May 19, 2020

Tender startup uses Tinder tech to match Millennial chefs with their new favorite recipes

Cinch Translations
2 min
Tender startup uses Tinder tech to match Millennial chefs with their new favorite recipes

Millions of mobile apps are currently on the market, but some standouts garner a considerably more attention than others. Tinder is one of those—the influential dating app popularized the “swiping” concept and has become a point of inspiration for other up-and-coming developers. Now a new Tinder-inspired app on the market—appropriately named Tender, evoking both its inspiration and a succulent bite—is gaining popularity in its own right for bringing that visual-heavy matching technology to the world of home cooking.

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The free app, marketed under the tagline “Tinder for food,” was created by a group of three friends and former College of Charleston students who discussed reasoning behind the project with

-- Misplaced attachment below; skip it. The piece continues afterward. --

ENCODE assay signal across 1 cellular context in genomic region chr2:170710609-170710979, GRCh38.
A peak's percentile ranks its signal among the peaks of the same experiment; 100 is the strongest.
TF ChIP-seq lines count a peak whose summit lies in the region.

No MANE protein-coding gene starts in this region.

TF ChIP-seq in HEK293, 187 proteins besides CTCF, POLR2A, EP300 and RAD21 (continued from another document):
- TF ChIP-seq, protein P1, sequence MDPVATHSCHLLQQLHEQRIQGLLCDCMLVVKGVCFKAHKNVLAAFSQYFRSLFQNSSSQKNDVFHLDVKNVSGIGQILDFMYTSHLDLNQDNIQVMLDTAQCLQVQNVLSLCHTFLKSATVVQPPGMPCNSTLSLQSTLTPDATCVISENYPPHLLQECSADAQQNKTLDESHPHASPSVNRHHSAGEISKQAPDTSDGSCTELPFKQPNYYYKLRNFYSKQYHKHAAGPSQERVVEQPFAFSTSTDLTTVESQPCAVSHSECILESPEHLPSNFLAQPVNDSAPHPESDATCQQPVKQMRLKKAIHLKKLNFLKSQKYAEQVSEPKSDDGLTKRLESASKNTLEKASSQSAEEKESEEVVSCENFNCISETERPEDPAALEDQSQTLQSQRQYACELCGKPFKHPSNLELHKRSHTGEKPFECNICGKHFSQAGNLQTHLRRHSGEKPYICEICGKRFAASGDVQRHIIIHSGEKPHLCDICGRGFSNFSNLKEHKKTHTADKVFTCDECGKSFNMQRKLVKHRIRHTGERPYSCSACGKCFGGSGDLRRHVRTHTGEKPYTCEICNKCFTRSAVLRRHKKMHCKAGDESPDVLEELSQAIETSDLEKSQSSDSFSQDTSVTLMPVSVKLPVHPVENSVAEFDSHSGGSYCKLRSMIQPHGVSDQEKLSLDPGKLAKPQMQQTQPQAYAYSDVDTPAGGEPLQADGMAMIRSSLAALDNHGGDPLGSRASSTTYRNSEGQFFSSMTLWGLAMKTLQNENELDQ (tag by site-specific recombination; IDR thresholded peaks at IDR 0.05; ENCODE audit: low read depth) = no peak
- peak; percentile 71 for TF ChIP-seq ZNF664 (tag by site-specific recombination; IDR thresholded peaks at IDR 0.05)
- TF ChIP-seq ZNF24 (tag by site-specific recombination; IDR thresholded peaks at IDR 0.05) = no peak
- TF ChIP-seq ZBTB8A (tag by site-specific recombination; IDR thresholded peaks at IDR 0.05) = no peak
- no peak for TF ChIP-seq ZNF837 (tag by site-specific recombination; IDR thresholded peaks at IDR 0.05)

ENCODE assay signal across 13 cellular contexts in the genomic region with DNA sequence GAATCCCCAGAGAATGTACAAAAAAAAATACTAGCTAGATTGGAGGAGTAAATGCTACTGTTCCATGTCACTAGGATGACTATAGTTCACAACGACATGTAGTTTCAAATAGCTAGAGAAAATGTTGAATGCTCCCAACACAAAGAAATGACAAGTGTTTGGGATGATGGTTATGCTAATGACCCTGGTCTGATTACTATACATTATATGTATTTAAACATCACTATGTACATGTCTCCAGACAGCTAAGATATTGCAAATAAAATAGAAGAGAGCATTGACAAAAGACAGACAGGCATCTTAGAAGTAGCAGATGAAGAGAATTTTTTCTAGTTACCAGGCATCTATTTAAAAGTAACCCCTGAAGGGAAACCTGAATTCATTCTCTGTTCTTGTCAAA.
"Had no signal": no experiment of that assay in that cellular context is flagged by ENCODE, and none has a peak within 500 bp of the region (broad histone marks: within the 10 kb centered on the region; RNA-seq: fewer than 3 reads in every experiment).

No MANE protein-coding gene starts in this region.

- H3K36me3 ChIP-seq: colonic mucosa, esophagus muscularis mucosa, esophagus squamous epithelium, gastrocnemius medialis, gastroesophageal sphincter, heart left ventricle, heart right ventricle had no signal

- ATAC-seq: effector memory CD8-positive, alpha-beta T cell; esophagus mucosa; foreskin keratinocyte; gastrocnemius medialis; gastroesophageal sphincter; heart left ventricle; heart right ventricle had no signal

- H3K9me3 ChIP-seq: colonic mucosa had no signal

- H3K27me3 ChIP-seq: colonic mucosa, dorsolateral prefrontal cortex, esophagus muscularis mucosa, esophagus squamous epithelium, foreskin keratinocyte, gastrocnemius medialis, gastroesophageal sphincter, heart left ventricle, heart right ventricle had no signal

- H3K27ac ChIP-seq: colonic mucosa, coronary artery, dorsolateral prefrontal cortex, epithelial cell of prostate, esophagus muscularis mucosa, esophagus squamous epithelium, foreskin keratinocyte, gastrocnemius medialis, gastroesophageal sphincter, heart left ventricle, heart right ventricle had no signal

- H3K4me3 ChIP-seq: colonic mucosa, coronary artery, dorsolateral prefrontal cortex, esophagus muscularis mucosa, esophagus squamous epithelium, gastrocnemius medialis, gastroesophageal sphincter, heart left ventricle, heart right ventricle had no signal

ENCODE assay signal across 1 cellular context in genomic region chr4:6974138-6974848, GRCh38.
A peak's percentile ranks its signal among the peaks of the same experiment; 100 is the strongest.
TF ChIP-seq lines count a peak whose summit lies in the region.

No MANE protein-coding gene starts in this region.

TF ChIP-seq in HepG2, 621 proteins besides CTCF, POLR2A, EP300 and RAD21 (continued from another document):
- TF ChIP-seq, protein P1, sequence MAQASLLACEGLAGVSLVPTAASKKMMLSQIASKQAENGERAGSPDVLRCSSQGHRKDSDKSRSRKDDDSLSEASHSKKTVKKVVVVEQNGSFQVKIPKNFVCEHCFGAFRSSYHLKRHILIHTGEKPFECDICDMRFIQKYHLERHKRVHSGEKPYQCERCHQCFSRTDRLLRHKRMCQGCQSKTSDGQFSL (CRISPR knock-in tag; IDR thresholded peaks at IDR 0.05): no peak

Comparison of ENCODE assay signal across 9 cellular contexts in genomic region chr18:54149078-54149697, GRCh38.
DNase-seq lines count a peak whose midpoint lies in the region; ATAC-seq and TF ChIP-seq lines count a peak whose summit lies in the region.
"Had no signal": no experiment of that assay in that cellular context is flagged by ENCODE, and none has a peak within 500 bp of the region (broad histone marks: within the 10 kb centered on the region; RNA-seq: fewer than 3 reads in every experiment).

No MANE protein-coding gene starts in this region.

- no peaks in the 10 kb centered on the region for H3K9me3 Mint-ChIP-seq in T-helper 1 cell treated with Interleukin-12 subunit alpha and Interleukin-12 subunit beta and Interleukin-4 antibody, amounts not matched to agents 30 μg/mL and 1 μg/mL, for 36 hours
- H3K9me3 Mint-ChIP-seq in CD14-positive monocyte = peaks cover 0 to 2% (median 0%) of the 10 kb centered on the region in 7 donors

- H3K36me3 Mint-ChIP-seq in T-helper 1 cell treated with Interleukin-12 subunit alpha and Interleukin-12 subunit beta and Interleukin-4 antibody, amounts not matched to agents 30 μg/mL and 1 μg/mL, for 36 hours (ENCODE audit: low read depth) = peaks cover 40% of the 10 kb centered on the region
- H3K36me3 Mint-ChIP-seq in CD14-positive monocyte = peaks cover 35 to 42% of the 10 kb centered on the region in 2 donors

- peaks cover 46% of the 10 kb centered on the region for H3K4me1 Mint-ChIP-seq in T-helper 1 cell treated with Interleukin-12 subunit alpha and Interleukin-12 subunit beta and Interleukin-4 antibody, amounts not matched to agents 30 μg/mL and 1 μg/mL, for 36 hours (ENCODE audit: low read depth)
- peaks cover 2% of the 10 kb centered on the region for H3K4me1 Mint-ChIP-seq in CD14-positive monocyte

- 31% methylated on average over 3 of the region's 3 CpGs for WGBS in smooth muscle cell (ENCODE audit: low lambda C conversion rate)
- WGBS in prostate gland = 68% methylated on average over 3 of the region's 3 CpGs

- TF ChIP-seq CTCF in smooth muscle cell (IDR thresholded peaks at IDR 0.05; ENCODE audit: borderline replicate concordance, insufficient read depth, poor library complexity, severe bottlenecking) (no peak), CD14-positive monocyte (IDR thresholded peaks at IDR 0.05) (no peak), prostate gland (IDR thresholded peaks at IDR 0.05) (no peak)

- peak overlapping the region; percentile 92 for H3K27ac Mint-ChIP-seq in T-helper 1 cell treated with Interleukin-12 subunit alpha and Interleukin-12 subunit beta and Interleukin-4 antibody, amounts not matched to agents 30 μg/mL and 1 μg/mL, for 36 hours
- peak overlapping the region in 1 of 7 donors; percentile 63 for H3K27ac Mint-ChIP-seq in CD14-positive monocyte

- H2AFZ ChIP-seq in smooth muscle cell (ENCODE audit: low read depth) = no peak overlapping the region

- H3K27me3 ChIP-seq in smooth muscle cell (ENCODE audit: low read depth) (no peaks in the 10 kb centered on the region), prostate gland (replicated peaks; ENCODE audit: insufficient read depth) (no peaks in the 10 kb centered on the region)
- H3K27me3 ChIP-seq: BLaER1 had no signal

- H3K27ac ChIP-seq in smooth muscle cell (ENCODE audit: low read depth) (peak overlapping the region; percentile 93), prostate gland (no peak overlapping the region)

“As a twenty-something, we are all constantly combating the impulse to just eat-out or pick something up,” co-founder Jordan Homan tells “But Tender gets you psyched about the prospect of making food, and it makes it easy to do so.”

Available as a free app for both iOS and Android users, Tender works along a similar mechanic to Tinder. Users can browse through image after image of visually appealing food porn, swiping right to save the image (and its accompanying recipe) to a “cookbook” database or swiping left to throw it away and move on to the next one. For choosier eaters, the app also offers filters so that users can hone in on drinks or vegetarian options. (According to reports, the app’s creators are also working on ways to refine the app further by fine-tuning filters and offering relevant nutritional info for recipes.)